What is the difference between a social media manager and community manager? This has become an increasingly popular question as social media has taken off. Especially for companies that have been able to expand their growth, just saying they need a social media manager to manage all, from customer support to marketing person, is not an easy task anymore for the person. Hence the role of community manager has been an up and coming one as a way to divide the complex work of the social media manager.
And so, how are we to expand the role of a social media manager and how does it compare to a community manager?
A Social Media Manager: The Voice of the Brand
A social media manager is a person who manages social networks or social media accounts for a company. They’re the voice of the brand and are responsible for posts, replies and general content on Facebook, Twitter, LinkedIn, Google+ or any other social network that they choose to manage in the voice of the brand. For the brand, the social media manager makes sure to post according to a voice and social strategy. Often, they’re speaking directly to people who are already familiar with the brand. A good way for them to get started is by reading blog posts like this one which will provide insight into what it takes to be an effective social media manager!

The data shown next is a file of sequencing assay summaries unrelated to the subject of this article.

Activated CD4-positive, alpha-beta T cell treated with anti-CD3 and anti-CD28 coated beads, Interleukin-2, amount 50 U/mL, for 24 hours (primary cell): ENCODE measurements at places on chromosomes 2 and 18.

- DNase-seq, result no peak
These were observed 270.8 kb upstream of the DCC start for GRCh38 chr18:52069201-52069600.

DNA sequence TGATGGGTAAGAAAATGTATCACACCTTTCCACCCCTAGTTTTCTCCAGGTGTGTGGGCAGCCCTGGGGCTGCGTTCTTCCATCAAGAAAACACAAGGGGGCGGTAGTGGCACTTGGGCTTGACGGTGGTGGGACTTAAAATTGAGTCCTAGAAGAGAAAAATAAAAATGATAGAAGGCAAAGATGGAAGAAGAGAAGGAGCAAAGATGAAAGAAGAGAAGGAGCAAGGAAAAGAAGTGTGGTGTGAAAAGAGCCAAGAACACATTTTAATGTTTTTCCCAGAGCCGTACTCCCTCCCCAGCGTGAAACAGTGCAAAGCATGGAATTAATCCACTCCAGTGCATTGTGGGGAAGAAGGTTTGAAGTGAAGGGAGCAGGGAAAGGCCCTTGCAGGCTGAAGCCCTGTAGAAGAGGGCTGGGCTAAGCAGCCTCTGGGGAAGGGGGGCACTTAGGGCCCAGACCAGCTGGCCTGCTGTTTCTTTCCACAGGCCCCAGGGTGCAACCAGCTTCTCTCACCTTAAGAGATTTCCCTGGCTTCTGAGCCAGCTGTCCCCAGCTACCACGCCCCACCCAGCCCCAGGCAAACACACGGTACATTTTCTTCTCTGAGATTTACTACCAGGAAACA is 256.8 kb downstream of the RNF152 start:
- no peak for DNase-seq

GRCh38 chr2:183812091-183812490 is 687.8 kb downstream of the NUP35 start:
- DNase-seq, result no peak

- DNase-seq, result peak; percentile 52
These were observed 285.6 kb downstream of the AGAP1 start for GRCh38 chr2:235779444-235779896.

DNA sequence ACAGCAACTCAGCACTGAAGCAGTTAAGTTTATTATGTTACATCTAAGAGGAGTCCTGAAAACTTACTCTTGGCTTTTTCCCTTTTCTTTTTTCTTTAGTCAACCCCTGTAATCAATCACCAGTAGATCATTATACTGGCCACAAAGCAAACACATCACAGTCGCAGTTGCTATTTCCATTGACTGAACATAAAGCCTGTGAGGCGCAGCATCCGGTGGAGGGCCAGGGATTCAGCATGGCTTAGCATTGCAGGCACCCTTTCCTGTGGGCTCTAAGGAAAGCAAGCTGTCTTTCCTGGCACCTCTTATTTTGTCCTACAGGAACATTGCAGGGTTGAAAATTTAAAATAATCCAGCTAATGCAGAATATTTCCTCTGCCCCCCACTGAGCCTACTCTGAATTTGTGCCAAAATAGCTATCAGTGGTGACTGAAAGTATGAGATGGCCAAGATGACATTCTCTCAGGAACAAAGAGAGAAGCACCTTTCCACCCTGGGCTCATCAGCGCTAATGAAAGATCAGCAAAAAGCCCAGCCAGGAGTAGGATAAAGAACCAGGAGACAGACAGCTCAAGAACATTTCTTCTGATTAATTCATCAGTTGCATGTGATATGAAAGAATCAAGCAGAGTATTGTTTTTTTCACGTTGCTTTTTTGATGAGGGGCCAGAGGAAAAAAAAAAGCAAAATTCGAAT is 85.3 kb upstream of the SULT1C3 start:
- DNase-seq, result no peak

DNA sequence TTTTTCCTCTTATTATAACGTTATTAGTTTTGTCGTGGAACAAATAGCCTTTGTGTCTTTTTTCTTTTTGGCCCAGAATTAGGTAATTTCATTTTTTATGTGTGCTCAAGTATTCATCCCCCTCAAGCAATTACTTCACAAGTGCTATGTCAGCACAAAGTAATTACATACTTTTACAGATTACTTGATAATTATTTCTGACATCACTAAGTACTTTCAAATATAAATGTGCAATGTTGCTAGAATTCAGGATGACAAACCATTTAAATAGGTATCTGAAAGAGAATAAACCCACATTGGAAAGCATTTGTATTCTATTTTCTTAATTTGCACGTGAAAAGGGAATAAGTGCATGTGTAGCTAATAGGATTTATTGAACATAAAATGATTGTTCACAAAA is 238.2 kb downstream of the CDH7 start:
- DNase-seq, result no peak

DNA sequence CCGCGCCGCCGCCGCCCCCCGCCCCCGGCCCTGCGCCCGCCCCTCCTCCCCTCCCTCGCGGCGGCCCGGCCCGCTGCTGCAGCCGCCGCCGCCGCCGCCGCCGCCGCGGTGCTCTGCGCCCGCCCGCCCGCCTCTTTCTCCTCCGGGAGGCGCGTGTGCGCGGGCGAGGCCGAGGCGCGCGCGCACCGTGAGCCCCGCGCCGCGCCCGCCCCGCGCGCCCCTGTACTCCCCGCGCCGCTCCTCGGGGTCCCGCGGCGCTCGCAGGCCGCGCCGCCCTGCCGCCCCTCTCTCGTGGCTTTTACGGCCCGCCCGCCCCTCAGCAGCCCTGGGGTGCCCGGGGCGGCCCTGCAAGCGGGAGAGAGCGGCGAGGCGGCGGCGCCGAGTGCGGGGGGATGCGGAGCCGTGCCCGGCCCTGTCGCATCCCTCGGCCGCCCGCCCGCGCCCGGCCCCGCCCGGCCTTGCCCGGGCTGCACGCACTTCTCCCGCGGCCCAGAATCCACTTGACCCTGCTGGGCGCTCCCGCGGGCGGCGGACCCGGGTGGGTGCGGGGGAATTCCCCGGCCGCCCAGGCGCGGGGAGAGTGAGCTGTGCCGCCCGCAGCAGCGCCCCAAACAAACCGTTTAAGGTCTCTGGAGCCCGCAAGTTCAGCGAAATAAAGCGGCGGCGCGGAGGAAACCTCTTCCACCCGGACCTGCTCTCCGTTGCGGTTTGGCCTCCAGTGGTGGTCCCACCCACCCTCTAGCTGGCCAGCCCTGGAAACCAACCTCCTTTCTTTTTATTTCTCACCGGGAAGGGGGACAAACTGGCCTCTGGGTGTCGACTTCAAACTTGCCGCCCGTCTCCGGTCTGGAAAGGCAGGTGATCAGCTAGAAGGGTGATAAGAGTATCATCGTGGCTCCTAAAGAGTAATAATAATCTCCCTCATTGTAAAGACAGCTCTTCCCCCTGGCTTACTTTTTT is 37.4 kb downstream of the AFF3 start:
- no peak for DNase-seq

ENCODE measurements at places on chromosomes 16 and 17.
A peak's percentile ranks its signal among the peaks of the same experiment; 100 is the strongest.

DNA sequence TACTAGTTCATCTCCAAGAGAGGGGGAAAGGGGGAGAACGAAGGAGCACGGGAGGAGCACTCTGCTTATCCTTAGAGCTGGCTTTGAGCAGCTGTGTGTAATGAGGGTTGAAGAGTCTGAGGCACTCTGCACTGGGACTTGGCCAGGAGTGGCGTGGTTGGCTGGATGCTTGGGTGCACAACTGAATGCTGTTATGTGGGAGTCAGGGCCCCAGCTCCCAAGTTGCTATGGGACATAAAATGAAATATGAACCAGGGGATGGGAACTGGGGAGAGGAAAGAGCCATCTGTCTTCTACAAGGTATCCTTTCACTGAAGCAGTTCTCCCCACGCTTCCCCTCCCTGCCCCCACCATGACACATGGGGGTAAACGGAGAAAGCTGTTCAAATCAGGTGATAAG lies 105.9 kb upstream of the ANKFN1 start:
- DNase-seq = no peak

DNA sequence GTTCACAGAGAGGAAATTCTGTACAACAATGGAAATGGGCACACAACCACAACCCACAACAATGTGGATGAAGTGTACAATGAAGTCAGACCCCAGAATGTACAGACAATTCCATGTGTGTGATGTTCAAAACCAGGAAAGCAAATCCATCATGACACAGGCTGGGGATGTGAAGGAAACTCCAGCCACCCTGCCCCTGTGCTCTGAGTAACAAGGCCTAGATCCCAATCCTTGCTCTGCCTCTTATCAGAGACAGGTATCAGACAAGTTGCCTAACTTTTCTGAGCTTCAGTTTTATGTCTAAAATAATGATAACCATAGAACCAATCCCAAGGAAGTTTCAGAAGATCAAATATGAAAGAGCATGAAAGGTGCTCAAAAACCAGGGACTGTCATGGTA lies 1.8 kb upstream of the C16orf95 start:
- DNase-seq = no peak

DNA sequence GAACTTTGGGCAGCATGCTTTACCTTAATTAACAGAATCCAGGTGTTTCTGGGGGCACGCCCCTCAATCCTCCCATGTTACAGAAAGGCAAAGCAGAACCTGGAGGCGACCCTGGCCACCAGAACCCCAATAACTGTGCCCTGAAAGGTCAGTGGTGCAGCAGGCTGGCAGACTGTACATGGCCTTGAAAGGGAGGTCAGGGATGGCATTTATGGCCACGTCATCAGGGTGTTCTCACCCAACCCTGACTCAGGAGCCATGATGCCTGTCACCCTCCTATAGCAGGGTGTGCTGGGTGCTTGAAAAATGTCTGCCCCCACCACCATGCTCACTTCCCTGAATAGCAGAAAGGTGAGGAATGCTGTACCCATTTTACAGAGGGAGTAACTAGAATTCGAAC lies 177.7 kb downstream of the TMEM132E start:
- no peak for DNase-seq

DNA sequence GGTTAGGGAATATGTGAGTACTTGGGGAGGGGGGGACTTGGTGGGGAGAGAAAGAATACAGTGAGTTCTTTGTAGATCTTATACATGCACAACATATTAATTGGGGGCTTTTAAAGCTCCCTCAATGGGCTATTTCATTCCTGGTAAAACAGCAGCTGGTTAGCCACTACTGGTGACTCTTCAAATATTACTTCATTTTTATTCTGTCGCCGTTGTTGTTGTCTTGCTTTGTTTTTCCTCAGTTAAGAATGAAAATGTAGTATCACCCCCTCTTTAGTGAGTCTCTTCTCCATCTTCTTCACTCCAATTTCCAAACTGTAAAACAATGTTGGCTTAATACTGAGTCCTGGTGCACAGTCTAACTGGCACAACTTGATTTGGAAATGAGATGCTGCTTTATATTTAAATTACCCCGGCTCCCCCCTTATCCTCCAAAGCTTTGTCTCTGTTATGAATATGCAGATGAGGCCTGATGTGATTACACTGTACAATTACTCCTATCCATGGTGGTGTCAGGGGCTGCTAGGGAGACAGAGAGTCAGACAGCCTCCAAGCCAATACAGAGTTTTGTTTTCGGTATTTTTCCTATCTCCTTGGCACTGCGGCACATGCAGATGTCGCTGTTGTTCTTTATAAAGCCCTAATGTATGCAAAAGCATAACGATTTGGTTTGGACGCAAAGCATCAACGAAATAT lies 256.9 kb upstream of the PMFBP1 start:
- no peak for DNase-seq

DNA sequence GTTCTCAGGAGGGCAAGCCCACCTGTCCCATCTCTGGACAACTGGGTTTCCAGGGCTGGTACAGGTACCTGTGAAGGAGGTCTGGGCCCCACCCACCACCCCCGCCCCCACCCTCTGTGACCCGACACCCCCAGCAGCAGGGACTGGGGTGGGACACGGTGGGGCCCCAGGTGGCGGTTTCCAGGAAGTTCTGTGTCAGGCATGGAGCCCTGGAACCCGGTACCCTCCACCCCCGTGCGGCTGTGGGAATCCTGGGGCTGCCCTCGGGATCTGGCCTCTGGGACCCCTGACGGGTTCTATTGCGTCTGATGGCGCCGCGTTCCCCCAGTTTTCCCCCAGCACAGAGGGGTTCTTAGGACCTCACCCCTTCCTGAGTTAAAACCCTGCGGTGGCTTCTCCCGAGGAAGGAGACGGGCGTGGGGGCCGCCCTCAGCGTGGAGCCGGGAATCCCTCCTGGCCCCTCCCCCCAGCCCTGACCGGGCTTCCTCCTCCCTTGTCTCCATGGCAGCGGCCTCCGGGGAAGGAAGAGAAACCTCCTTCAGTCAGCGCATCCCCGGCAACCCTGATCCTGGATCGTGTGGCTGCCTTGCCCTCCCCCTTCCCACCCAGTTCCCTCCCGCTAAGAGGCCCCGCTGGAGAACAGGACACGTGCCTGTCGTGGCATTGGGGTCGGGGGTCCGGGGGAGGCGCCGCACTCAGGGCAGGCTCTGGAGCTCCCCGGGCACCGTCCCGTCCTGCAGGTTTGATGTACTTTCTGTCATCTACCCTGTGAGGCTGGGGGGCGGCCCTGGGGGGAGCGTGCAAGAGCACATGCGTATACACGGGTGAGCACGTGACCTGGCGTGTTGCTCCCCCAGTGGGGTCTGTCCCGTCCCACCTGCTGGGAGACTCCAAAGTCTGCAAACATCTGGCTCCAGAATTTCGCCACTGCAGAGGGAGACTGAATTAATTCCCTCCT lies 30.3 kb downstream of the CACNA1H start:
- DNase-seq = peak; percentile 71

Let’s take “The Sims” social media account on Twitter as an example. As a famous and big platform, the brand employs both social media managers and community managers. And so the social media manager posts updates company news and promotes new or current game features. They don’t simply upload the posts, rather they do so in a timely and strategic manner.
Tasks and responsibilities: Social Media Manager
The social media manager will spend most of their time around two things. First, curating, sourcing, and scheduling content. Second, they’ll listen and engage. This means keeping an eye on brand mentions, taking note of trends and replying to questions. Lastly, the social media manager will spend a portion of their time on strategy and analytics.
As tempting as it is to make them in charge of generating content, responding to customer inquiries and generally helping out with marketing efforts, once the organization or company grows bigger and bigger, there will be a need to branch out. But the social media manager and community manager will still need to discuss each other’s work often such as informing the social media manager about a brand’s posts that the community manager needs.
The Hidden Power of Community Managers: Brand Advocates
Community managers are an essential and often overlooked element of a successful social media campaign. They serve as the face of the brand to customers, who want to know more about the company behind their favorite products or services. A community manager will post as a brand ambassador under their own account, not the brand’s, and work on developing the community by participating in discussions, finding new customers and listening to current ones. The community manager often works on new ways to engage with followers, making it seem much more approachable than just a general company account. While not necessary, they may also create a separate social account with the brand name in the username- this allows them to keep all posts related only to that one topic without cluttering their personal feed.